Jeb Bush: Time to challenge 'bad behavior' in politics

  • Former Florida Gov. Jeb Bush talks about our polarized political climate during an appearance at an Elmhurst College forum. "The first step is to change the language around political discourse and get back to something that (if) you're at your own kitchen table you could tolerate," he said.

      Former Florida Gov. Jeb Bush talks about our polarized political climate during an appearance at an Elmhurst College forum. "The first step is to change the language around political discourse and get back to something that (if) you're at your own kitchen table you could tolerate," he said. Daniel White | Staff Photographer

  • "Sometimes bad behavior is just bad behavior," Jeb Bush told a crowd of more than 1,000 in Oak Brook.

      "Sometimes bad behavior is just bad behavior," Jeb Bush told a crowd of more than 1,000 in Oak Brook. Daniel White | Staff Photographer

 
 
Posted4/19/2018 12:11 PM

Former Florida Gov. Jeb Bush opined on a number of issues -- immigration, education, even Illinois' roughly 7,000 units of local government -- during an Elmhurst College forum this week.

But he felt the "looming presence" of his mother and former first lady Barbara Bush as he gave his take on a polarized political climate.

 

In the wide-ranging speech to a friendly crowd at an Oak Brook hotel, the 2016 GOP presidential candidate denounced an ugly, vulgar side of politics that would have drawn his mother's ire.

"The first step is to change the language around political discourse and get back to something that (if) you're at your own kitchen table you could tolerate. (At) least in my kitchen table, I could promise you if I talked like the people I hear on public television today talk, my mother would have gotten her board out and whipped my butt, which she did occasionally," Bush said with a smile.

The college asked Bush to discuss "leadership in a changing world" for the school's 11th annual Governmental Forum. He gave the speech on the day after his mother died at 92, saying "she would be very upset" if he stayed at home and reneged on his commitment.

He told his audience of about 1,000 -- many of them elected officials and business leaders in DuPage County -- to treat politics not as "some kind of foreign ecosystem," but as a reflection of the broader culture.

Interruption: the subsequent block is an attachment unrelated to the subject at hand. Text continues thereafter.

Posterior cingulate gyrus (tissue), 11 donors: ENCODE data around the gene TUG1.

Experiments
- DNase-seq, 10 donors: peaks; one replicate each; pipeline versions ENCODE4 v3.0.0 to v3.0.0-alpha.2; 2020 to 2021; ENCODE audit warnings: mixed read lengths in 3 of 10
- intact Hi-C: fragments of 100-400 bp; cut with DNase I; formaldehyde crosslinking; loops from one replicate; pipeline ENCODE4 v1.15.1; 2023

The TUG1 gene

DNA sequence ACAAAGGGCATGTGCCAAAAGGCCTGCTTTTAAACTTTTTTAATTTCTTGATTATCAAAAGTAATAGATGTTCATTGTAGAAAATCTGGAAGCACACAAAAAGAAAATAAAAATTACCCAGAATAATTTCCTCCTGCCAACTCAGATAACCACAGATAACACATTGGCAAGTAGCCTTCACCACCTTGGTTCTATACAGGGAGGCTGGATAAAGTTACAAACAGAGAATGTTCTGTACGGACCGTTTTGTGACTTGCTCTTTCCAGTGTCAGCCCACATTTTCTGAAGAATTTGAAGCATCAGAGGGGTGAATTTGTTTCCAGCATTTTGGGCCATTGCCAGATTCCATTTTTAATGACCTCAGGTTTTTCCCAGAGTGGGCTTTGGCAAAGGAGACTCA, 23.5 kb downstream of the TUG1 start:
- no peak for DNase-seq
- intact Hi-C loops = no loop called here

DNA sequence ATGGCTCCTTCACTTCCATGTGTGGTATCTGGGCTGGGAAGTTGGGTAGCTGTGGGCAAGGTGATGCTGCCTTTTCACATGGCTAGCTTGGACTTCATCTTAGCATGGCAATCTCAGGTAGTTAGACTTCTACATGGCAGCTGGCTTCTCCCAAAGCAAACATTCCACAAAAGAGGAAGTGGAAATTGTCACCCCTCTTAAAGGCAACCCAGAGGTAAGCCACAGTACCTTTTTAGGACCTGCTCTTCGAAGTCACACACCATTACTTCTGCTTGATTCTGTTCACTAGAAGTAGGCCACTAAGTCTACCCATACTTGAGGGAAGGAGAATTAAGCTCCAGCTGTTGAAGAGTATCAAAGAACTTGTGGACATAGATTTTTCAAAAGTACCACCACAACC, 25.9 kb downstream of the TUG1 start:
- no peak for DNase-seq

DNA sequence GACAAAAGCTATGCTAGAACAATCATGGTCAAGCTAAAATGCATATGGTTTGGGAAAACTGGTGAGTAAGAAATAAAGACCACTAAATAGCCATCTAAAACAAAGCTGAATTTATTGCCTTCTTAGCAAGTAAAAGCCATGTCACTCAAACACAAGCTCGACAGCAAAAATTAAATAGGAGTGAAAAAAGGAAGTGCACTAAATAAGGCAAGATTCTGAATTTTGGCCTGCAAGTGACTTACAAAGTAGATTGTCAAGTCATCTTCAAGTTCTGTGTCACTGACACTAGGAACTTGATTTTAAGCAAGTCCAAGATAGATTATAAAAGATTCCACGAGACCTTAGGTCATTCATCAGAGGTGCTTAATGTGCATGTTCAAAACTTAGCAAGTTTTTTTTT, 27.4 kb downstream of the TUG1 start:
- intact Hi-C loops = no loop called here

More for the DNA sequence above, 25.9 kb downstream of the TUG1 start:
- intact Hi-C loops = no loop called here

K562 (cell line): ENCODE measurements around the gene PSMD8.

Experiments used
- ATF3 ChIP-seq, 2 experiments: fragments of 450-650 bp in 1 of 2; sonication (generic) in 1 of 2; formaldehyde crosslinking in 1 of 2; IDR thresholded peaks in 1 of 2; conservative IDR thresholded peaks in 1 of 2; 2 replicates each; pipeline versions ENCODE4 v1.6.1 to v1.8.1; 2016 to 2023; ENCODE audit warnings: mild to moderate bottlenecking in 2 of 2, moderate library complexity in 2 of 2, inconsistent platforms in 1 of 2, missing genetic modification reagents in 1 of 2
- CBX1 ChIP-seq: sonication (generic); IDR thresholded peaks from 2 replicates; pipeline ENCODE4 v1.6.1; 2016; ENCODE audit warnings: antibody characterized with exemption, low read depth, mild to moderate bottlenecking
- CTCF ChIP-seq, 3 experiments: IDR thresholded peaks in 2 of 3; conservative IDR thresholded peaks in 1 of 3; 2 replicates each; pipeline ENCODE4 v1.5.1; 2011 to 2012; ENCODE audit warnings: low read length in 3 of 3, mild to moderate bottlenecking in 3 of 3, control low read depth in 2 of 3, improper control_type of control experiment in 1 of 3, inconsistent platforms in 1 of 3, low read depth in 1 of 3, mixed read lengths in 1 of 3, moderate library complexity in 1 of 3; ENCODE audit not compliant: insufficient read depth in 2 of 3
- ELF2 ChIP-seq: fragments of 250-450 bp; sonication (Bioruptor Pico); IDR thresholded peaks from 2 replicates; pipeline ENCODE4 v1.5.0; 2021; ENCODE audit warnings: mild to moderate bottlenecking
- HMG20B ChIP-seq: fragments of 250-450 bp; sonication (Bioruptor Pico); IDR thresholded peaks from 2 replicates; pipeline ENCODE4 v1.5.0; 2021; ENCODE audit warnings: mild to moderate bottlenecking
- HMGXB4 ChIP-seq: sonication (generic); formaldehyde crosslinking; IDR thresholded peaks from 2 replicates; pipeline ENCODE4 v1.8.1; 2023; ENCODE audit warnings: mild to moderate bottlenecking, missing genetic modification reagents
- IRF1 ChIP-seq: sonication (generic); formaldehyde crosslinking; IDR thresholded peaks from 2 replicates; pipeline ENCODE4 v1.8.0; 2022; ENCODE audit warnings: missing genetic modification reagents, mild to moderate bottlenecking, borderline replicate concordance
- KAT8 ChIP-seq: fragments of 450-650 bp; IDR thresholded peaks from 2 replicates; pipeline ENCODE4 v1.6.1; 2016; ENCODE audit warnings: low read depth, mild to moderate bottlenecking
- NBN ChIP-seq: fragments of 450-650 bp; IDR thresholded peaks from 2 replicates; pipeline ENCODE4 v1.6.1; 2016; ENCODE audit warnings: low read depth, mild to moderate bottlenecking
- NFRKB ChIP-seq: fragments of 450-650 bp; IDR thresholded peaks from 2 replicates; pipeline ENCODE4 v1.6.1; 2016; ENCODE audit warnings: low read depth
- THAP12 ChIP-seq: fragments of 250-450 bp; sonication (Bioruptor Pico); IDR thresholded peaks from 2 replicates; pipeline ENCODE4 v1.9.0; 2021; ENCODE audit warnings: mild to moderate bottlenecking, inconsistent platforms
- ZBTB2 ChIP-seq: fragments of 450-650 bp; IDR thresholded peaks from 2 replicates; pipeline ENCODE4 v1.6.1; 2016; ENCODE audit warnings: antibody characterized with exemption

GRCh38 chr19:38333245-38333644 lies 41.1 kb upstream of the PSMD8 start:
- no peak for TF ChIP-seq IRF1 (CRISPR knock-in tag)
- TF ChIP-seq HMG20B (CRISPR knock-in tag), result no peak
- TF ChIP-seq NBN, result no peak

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"We kind of isolate it intellectually as though its something different and separate from who we are," Bush said. "Well, here's the dirty secret: Politics is embedded in our culture, and we are our culture. The interaction of all of us together defines our culture, and our culture is more vulgar than it once was. Our culture allows people to act in ways that 30 years ago would never have been allowed in our political environment."

He referenced President Donald Trump by name occasionally during the speech and a Q&A, citing his former rival's brash campaign style.

"At least for about six months, I was his guy," he said. "He got a kick out of going after me."

Bush offered his own prescription for challenging a "poisonous" political environment that he said is "disproportionately located in ZIP codes around Washington, D.C."

"First, voters should penalize rather than reward politicians irrespective of their party that use racist language or call people Nazis or disparage the disabled or make fun of people in order to push someone down to make themselves look better," he said to loud applause. "That should be a penalty."

                                                                                                                                                                                                                       
 

Public figures, Bush said, should be held to a higher ethical standard, regardless of party allegiance.

"Bad behavior and the kind of language that we accept today, or the kind of actions that we find intolerable for someone we don't agree with, should have the exact same response to someone that's on your team," he said.

" ... Right now, we're so hyperpartisan that if it's a Democrat doing something outrageous, Republicans are just righteously there to attack, but if it's a Republican, you hear nothing and vice versa.

"To challenge this notion, sometimes bad behavior is just bad behavior."

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